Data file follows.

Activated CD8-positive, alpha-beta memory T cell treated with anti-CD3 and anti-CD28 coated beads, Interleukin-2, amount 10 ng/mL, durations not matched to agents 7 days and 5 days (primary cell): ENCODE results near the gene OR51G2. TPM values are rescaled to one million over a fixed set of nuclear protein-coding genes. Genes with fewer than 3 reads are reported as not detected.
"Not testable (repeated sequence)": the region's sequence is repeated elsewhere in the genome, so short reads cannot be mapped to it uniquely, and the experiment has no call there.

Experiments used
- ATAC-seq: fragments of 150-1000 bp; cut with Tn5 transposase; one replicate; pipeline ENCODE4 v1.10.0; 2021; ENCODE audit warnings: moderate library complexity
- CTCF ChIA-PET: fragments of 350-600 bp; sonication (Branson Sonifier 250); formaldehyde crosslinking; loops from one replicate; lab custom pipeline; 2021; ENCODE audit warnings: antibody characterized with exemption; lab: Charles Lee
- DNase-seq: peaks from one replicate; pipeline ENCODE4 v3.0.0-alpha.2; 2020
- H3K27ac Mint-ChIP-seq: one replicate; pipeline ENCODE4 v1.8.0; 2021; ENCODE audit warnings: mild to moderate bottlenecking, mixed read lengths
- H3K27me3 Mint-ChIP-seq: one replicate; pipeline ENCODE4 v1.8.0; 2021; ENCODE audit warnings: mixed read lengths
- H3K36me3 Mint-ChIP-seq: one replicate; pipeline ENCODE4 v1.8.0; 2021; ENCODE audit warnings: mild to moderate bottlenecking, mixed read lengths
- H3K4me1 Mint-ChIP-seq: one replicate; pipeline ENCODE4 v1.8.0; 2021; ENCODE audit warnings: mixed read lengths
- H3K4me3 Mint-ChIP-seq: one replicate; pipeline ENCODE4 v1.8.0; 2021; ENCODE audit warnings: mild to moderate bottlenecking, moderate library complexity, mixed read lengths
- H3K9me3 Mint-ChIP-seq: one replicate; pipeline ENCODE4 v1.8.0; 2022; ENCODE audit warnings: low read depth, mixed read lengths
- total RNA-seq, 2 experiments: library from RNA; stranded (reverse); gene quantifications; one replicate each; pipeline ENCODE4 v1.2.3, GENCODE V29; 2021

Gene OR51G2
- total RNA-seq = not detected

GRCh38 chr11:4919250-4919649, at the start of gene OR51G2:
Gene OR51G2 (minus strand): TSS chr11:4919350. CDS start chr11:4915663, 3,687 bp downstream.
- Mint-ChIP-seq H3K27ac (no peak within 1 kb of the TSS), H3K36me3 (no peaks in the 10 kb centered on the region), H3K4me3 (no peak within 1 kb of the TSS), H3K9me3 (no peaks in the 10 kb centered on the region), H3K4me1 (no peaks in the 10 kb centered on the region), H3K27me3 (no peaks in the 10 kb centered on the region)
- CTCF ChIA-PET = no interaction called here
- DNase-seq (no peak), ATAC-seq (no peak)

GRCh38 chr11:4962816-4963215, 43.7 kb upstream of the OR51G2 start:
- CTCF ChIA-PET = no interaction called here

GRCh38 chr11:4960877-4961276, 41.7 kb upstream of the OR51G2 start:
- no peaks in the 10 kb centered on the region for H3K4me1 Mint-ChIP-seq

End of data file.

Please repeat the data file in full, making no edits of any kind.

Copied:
Activated CD8-positive, alpha-beta memory T cell treated with anti-CD3 and anti-CD28 coated beads, Interleukin-2, amount 10 ng/mL, durations not matched to agents 7 days and 5 days (primary cell): ENCODE results near the gene OR51G2. TPM values are rescaled to one million over a fixed set of nuclear protein-coding genes. Genes with fewer than 3 reads are reported as not detected.
"Not testable (repeated sequence)": the region's sequence is repeated elsewhere in the genome, so short reads cannot be mapped to it uniquely, and the experiment has no call there.

Experiments used
- ATAC-seq: fragments of 150-1000 bp; cut with Tn5 transposase; one replicate; pipeline ENCODE4 v1.10.0; 2021; ENCODE audit warnings: moderate library complexity
- CTCF ChIA-PET: fragments of 350-600 bp; sonication (Branson Sonifier 250); formaldehyde crosslinking; loops from one replicate; lab custom pipeline; 2021; ENCODE audit warnings: antibody characterized with exemption; lab: Charles Lee
- DNase-seq: peaks from one replicate; pipeline ENCODE4 v3.0.0-alpha.2; 2020
- H3K27ac Mint-ChIP-seq: one replicate; pipeline ENCODE4 v1.8.0; 2021; ENCODE audit warnings: mild to moderate bottlenecking, mixed read lengths
- H3K27me3 Mint-ChIP-seq: one replicate; pipeline ENCODE4 v1.8.0; 2021; ENCODE audit warnings: mixed read lengths
- H3K36me3 Mint-ChIP-seq: one replicate; pipeline ENCODE4 v1.8.0; 2021; ENCODE audit warnings: mild to moderate bottlenecking, mixed read lengths
- H3K4me1 Mint-ChIP-seq: one replicate; pipeline ENCODE4 v1.8.0; 2021; ENCODE audit warnings: mixed read lengths
- H3K4me3 Mint-ChIP-seq: one replicate; pipeline ENCODE4 v1.8.0; 2021; ENCODE audit warnings: mild to moderate bottlenecking, moderate library complexity, mixed read lengths
- H3K9me3 Mint-ChIP-seq: one replicate; pipeline ENCODE4 v1.8.0; 2022; ENCODE audit warnings: low read depth, mixed read lengths
- total RNA-seq, 2 experiments: library from RNA; stranded (reverse); gene quantifications; one replicate each; pipeline ENCODE4 v1.2.3, GENCODE V29; 2021

Gene OR51G2
- total RNA-seq = not detected

GRCh38 chr11:4919250-4919649, at the start of gene OR51G2:
Gene OR51G2 (minus strand): TSS chr11:4919350. CDS start chr11:4915663, 3,687 bp downstream.
- Mint-ChIP-seq H3K27ac (no peak within 1 kb of the TSS), H3K36me3 (no peaks in the 10 kb centered on the region), H3K4me3 (no peak within 1 kb of the TSS), H3K9me3 (no peaks in the 10 kb centered on the region), H3K4me1 (no peaks in the 10 kb centered on the region), H3K27me3 (no peaks in the 10 kb centered on the region)
- CTCF ChIA-PET = no interaction called here
- DNase-seq (no peak), ATAC-seq (no peak)

GRCh38 chr11:4962816-4963215, 43.7 kb upstream of the OR51G2 start:
- CTCF ChIA-PET = no interaction called here

GRCh38 chr11:4960877-4961276, 41.7 kb upstream of the OR51G2 start:
- no peaks in the 10 kb centered on the region for H3K4me1 Mint-ChIP-seq